MEMPHIS, TN— When the "Occupy" movement started, protesters in Memphis jumped on board. They've been camped out downtown for four months but now critics question whether the Occupy camp has turned into more of a homeless hangout with drugs, alcohol, drinking and now fights. Memphis Police had to break-up a fight at the Occupy camp Thursday afternoon. Most of the protestors told abc24.com they don't know exactly what they're fighting for and now downtown business owners say they've had enough.
An ambulance and half a dozen MPD squad cars surrounded the Occupy Memphis camp at Civic Plaza. Two protesters were in a fight, sending one man to the hospital with a broken nose.
"Next thing I know Jake head butts him and then walked off,” said protester David Manson.
Terry Carrico, also a protester, tried to break the two young guys apart. He says things like this give the movement a bad name.
"We like to get along with everybody and to convey that image. We don't want any problems on the camp. We've had a few problems of drinking and the police have been excellent with us to help us rectify it,” said Carrico.
Protesters say they've had other problems too.
"We've had problems of drinking and smoking, we had to weed them out," said Manson. “A couple of people went to jail."
"We've had issues with people that are homeless," said another protester, Amber McCudy.
That's what one employee at Pinnacle Airlines is tired of seeing: people living on public property. He wrote a letter complaining to Shelby County Mayor Luttrell saying it's "past time Shelby county authorities or the city of Memphis evicts these squatters."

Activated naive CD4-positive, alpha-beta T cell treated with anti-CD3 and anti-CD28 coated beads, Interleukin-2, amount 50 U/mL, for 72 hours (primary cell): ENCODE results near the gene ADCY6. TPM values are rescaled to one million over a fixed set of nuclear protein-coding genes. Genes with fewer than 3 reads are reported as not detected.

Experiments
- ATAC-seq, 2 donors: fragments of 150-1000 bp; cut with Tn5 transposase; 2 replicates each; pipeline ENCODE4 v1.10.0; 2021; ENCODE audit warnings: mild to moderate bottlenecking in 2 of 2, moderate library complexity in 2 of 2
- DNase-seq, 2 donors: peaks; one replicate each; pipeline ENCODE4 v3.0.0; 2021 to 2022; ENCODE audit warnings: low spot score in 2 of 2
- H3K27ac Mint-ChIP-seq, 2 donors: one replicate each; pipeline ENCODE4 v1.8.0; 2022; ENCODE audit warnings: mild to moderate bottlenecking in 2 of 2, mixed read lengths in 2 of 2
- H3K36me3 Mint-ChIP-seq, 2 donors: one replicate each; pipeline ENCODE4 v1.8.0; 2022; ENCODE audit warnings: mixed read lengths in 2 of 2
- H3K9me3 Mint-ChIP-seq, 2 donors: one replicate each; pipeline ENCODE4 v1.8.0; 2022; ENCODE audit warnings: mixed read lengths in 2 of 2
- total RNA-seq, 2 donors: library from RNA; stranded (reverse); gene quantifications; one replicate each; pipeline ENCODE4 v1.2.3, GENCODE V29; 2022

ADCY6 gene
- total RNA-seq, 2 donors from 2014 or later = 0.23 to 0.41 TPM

Others are split on the issue. A downtown grocery store owner says the camp is an eyesore but it's not hurting business.
“It’s the way that they're just sitting around with the tents and they're out there,” said Amanda Delancey, manager of Easy Way grocery. “Sometimes they get on their soap box and really talk loud and stuff, other than that they're pretty quiet they just do what they do."
So what do they do?
"You're asking the wrong girl. I would love to have the whole group here to tell you,” said McCudy.
The protesters are violating city code. They can't "sleep" on public property and they need a permit to protest but the city of Memphis has not given the demonstrators a deadline to leave. Mayor Wharton and the Downtown Commission say as long as it's a peaceful gathering and it's not causing a health hazard, Occupy protestors can continue to camp out on public property.